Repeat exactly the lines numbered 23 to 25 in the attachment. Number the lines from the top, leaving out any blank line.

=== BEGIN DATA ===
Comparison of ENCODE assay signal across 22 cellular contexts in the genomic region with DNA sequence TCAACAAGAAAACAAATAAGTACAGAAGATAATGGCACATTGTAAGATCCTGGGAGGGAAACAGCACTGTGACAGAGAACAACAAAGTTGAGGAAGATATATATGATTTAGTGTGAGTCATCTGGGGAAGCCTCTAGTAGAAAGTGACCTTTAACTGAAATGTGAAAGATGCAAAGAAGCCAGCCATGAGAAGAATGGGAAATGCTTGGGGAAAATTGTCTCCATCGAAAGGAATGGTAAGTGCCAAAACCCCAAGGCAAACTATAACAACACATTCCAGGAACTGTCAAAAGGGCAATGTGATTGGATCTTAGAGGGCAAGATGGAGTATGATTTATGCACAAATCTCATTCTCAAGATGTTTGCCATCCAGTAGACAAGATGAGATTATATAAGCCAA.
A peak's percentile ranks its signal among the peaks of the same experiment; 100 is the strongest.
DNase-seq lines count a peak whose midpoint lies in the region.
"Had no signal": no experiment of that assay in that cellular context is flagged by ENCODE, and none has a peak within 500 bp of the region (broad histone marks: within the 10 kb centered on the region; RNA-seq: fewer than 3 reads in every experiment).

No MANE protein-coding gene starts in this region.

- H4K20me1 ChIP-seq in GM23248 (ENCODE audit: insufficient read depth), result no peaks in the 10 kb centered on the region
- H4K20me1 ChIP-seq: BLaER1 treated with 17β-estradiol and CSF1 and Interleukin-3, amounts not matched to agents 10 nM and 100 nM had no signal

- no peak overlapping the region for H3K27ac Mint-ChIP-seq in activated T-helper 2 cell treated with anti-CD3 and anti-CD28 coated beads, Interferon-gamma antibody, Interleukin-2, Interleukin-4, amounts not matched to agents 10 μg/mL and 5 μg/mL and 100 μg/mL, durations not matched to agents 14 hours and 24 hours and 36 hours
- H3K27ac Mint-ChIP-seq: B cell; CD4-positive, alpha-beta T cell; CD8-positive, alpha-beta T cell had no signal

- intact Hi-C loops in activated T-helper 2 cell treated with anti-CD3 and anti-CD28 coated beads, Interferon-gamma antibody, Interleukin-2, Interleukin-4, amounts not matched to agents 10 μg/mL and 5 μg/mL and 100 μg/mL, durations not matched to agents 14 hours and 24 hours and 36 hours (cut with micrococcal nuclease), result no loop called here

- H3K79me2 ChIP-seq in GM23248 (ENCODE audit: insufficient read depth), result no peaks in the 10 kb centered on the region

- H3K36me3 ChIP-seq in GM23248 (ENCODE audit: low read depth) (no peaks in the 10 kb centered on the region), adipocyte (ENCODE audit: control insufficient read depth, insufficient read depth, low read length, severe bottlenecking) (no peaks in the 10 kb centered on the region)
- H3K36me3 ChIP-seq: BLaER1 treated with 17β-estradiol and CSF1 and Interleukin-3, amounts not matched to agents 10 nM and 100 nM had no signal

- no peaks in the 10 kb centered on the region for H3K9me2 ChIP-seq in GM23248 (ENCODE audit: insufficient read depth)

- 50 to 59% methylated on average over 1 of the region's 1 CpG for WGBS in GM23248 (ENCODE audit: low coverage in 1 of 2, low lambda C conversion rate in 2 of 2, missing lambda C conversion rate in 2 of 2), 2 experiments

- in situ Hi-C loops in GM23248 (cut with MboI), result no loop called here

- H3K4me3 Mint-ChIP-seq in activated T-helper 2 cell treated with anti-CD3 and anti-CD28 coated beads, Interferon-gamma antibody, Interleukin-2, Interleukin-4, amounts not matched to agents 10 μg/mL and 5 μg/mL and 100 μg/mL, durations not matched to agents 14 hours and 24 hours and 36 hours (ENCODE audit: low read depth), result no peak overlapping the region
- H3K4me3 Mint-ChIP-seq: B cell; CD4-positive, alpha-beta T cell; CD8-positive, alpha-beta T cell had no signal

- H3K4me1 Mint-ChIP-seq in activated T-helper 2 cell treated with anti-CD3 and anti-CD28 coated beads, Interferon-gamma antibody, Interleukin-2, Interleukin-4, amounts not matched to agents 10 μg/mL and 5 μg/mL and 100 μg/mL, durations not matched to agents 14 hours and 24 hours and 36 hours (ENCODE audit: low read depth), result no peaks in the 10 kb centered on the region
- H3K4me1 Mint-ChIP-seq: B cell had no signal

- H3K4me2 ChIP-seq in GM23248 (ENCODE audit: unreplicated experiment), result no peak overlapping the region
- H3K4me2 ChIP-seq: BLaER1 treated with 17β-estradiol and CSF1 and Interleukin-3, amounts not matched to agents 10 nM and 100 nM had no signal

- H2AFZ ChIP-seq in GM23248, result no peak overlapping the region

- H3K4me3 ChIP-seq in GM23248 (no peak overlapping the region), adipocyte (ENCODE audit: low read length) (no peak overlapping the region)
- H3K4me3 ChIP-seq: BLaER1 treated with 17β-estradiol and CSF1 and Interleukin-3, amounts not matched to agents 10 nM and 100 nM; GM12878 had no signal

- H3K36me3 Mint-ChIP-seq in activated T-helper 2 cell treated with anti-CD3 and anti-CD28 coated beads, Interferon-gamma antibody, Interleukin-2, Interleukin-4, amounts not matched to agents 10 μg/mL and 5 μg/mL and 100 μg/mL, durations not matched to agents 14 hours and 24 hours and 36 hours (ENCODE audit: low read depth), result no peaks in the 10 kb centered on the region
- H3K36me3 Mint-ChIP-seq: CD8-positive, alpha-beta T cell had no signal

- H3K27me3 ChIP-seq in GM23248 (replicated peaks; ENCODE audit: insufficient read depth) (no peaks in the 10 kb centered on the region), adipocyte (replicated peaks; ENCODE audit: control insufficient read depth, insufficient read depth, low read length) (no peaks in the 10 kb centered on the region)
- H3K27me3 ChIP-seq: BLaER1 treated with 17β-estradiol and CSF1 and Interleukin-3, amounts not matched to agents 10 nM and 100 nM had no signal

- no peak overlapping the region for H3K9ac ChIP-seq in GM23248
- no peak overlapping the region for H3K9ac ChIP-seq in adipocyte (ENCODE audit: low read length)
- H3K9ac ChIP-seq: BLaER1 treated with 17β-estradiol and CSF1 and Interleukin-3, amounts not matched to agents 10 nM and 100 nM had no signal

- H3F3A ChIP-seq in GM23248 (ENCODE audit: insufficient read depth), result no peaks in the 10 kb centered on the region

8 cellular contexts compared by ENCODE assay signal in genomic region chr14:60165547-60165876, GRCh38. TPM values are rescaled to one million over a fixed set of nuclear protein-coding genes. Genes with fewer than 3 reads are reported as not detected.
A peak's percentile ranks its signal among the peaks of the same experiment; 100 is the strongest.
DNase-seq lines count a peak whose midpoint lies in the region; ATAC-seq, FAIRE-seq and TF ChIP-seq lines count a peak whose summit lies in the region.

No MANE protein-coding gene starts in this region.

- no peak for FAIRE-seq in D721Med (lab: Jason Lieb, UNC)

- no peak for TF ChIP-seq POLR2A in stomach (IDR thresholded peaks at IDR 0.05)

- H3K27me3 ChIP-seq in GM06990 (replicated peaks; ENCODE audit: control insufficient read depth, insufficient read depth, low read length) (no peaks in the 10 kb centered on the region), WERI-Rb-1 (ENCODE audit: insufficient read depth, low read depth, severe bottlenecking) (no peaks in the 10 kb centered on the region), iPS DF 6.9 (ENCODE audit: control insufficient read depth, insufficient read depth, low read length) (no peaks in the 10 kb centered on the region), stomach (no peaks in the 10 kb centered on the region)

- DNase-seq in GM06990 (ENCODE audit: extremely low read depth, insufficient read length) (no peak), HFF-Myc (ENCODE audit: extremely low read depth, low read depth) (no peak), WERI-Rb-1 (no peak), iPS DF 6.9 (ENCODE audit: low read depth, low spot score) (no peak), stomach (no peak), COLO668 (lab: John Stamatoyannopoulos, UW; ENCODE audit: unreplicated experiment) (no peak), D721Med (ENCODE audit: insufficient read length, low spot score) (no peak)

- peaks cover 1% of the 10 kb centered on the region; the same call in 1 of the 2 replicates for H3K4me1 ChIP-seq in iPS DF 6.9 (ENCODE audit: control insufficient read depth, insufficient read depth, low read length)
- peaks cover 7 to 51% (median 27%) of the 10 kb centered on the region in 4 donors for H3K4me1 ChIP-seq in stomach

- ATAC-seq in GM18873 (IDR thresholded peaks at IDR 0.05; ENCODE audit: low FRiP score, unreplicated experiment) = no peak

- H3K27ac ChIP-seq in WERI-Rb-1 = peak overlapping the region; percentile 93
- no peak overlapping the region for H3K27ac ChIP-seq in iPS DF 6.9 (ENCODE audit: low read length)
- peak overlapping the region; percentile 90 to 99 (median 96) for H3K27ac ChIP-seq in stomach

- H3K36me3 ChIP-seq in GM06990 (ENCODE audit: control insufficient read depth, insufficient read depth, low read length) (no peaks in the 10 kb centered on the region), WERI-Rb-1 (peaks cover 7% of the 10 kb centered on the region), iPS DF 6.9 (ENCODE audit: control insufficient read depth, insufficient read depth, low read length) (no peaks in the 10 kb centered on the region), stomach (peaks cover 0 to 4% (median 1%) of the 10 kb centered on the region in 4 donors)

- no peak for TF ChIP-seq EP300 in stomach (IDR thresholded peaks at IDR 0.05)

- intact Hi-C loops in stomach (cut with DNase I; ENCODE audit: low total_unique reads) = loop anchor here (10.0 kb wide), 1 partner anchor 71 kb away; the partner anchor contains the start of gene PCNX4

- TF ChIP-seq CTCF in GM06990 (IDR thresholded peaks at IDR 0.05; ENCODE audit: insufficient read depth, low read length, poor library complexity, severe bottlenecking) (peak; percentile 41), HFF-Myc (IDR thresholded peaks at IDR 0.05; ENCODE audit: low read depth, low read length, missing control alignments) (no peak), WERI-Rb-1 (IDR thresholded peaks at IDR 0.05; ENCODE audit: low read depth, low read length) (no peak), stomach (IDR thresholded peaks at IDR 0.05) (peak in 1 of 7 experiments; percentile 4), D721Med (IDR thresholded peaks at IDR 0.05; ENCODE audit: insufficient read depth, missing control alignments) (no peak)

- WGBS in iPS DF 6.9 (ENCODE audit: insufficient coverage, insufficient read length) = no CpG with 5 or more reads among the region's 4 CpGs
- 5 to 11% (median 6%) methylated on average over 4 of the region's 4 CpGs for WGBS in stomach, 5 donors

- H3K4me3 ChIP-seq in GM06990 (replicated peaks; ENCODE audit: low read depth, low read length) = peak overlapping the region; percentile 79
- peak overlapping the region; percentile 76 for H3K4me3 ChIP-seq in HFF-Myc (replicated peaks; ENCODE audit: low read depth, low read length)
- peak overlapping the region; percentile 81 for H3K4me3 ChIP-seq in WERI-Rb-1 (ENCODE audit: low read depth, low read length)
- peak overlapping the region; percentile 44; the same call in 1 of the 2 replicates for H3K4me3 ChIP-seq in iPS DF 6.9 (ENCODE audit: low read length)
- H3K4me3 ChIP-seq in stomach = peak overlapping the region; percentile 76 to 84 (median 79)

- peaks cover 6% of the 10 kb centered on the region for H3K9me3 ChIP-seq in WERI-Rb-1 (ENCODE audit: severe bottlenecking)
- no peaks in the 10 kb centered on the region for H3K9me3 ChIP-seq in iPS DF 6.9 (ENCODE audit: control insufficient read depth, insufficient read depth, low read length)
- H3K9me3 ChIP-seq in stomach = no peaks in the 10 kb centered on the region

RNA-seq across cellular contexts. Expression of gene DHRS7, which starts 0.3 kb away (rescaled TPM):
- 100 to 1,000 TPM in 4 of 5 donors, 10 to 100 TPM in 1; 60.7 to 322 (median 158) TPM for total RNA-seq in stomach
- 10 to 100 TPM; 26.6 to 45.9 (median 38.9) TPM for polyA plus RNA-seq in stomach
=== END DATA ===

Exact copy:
- H2AFZ ChIP-seq in GM23248, result no peak overlapping the region

- H3K4me3 ChIP-seq in GM23248 (no peak overlapping the region), adipocyte (ENCODE audit: low read length) (no peak overlapping the region)
- H3K4me3 ChIP-seq: BLaER1 treated with 17β-estradiol and CSF1 and Interleukin-3, amounts not matched to agents 10 nM and 100 nM; GM12878 had no signal